Footnote 16:The People called Detective Pena as a rebuttal witness. Pena testified that she has been employed by the NYPD for approximately thirteen years and is currently assigned to the 61st Precinct Detective Squad. On October 1, 2016, she was assigned to investigate a homicide that had taken place at 2184 Bedford Avenue in Brooklyn. She, along with Detective McCafferty from Brooklyn South Homicide, were the lead detectives. After a search warrant had been issued on the morning of October 2, 2016, she requested that crime scene officers recover evidence from 1419 New York Avenue, apartment 1F in Brooklyn — Rolanso Lexune's home. Officer Ajuea Granville of the Crime Scene Unit went to the apartment and recovered several items — two knives from the living room, a red bag from the bedroom and three cell phones from on top of a dresser in the bedroom. Pena testified that the red bag did not have a knife in it. At the hearing, Pena identified the defendant as the man she and Detective McCafferty attempted to speak with on October 2, 2016 at Kings County Hospital.

Footnote 17:One of the defendant's hands was handcuffed to the hospital bed.

Footnote 18:At some point while McCafferty and Pena were at the hospital, Pena took the defendant's clothes from "underneath the bed" the defendant was in. The clothes, which may have been in a clear plastic bag, were later vouchered at the precinct.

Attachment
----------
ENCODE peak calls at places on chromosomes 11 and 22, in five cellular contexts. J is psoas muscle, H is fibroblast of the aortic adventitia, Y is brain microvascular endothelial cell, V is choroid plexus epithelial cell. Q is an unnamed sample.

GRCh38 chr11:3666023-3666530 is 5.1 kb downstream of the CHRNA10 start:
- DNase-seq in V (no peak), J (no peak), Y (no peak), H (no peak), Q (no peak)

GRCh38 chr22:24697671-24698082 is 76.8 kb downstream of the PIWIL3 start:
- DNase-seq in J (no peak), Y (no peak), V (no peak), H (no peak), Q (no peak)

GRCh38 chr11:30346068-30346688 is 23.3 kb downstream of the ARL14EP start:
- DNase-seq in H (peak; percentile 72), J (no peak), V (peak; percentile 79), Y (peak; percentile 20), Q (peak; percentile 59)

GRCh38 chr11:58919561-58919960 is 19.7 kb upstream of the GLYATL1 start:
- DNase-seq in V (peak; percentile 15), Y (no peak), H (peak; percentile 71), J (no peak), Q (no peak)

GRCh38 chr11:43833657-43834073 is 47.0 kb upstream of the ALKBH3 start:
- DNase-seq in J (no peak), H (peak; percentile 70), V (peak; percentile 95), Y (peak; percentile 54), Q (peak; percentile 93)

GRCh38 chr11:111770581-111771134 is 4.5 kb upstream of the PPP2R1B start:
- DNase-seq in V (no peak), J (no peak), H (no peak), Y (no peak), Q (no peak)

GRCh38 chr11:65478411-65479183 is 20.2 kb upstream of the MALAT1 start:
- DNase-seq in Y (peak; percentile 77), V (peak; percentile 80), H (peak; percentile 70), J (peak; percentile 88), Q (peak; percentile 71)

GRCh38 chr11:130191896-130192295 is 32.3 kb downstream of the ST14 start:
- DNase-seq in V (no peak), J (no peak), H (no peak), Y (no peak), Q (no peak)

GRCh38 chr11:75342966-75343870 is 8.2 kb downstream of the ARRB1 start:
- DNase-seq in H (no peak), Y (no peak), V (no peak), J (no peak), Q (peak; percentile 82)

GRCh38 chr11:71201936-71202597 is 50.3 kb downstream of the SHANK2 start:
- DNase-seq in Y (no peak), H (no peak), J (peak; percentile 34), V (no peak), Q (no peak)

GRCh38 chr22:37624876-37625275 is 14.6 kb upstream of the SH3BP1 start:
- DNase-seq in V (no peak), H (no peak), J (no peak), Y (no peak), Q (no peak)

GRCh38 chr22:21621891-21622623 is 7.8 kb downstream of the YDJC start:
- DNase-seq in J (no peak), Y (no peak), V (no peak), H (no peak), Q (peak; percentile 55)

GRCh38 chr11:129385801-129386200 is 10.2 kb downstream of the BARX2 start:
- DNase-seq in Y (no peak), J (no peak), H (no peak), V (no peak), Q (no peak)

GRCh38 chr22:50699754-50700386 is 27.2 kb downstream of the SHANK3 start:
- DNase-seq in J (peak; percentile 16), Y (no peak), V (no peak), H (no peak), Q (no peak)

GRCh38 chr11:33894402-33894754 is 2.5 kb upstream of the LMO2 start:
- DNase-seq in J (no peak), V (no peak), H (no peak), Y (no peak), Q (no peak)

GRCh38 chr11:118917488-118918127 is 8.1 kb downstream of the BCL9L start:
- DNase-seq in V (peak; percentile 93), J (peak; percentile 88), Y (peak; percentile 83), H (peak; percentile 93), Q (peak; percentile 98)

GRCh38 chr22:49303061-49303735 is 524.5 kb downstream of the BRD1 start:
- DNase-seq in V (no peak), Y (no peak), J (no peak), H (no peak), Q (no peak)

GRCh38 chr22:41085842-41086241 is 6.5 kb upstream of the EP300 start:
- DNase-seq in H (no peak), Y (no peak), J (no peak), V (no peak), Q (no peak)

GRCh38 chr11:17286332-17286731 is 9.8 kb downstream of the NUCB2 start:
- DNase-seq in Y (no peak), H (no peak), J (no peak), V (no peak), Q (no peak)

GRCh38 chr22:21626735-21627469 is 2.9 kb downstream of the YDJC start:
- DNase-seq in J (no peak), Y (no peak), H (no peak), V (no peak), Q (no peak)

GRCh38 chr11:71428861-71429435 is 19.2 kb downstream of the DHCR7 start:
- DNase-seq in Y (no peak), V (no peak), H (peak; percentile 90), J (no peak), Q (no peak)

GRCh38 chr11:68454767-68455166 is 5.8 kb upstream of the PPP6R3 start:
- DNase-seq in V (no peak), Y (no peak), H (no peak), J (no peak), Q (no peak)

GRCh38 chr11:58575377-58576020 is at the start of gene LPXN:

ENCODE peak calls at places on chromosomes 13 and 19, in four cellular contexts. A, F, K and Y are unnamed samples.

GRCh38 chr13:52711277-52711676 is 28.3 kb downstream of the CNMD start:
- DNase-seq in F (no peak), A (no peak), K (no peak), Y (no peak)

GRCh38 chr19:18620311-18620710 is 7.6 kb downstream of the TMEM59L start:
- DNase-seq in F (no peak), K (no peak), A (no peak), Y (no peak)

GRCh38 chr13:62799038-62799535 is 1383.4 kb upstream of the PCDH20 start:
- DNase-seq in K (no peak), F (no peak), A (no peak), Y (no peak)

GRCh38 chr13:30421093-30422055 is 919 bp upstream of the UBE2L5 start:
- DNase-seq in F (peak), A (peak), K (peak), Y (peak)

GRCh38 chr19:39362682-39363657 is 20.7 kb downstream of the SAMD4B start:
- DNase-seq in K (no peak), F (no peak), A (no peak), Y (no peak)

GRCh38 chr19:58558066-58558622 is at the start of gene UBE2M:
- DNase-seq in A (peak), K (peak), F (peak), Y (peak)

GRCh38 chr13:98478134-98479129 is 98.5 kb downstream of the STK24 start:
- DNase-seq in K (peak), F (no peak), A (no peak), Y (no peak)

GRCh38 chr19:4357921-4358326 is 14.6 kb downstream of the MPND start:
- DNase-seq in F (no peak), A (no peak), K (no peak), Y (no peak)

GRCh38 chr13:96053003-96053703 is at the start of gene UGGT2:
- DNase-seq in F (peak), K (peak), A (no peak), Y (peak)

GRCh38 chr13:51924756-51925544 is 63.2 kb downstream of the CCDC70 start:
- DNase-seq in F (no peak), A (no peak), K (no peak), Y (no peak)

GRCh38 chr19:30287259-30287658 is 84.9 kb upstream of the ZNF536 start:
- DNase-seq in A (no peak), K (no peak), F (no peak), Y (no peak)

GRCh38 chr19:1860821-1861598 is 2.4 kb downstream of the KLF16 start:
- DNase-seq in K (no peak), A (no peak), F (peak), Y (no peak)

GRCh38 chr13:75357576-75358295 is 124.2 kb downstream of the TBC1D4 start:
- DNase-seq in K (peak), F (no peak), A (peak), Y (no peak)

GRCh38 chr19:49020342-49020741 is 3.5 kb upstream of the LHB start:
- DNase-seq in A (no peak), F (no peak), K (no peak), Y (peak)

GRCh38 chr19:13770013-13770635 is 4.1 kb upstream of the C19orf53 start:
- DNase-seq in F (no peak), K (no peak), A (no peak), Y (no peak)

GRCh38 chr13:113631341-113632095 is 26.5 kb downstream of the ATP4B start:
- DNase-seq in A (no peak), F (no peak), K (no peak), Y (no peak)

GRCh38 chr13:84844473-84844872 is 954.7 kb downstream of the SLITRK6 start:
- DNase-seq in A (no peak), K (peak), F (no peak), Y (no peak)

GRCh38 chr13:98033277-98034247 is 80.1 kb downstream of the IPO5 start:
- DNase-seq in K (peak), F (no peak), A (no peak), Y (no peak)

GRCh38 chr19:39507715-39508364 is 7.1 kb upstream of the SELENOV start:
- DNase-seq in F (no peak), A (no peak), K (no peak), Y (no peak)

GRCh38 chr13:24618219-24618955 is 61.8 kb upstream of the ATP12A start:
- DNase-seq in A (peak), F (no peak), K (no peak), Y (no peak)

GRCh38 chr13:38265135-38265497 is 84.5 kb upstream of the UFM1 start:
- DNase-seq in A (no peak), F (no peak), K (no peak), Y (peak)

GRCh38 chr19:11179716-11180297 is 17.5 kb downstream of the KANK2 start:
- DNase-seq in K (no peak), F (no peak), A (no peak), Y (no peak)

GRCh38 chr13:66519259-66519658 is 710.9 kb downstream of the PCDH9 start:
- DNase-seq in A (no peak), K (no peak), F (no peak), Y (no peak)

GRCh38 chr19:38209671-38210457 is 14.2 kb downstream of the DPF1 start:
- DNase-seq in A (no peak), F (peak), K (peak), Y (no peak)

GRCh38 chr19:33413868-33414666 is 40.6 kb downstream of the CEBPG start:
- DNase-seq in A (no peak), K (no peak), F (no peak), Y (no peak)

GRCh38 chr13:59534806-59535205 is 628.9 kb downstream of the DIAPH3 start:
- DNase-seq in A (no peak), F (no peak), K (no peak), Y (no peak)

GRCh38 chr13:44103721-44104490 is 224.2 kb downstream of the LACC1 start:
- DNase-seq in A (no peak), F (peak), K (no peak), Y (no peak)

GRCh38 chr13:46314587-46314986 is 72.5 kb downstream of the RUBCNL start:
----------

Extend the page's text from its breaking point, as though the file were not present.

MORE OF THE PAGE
Footnote 19:The Miranda warnings form was introduced into evidence at the hearing as People's Exhibit # 20.

Footnote 20:The recorded statement was introduced into evidence at the hearing as People's Exhibit # 22. The People also provided the Court with a certified transcript of that video, as the entirety of the interview was conducted in Creole.

Footnote 21:Francois testified that when the camera was not recording, the defendant had explained that on the day of the murder he was on his way to his sister's house, and that he was supposed to stop to pay a bill. The defendant added that the victim, Smith, had tried to poke him in the eye with a piece of metal, so he took that piece of metal from her.

Footnote 22:While an individual can be heard moaning in pain during the emergency room portion of the video, those moans come from another patient, not the defendant.

Footnote 23:At the hearing, Buckley identified the defendant as the man she had observed on two prior occasions outside of the cell phone store where she worked with Smith. The defendant, however, contends that he had never been to the cell phone store, see defendant's hearing testimony, infra.

Footnote 24:On cross examination, the defendant denied that the red bag in the photos of his apartment was his, but admitted ownership of the knives.

Footnote 25:The defendant did, however, indicate that he was the individual in the video recorded statement with the detectives.

Footnote 26:Smith's sister also told the detectives where the defendant could be found, and that he resided with his wife and four young children. The detectives then corroborated the information provided by Smith's sister, verifying, inter alia, the address she provided as the defendant's address. They also learned that the defendant had been arrested previously for allegedly assaulting Smith, and that the defendant had similarly allegedly assaulted his wife, with whom he was residing at the time of the murder.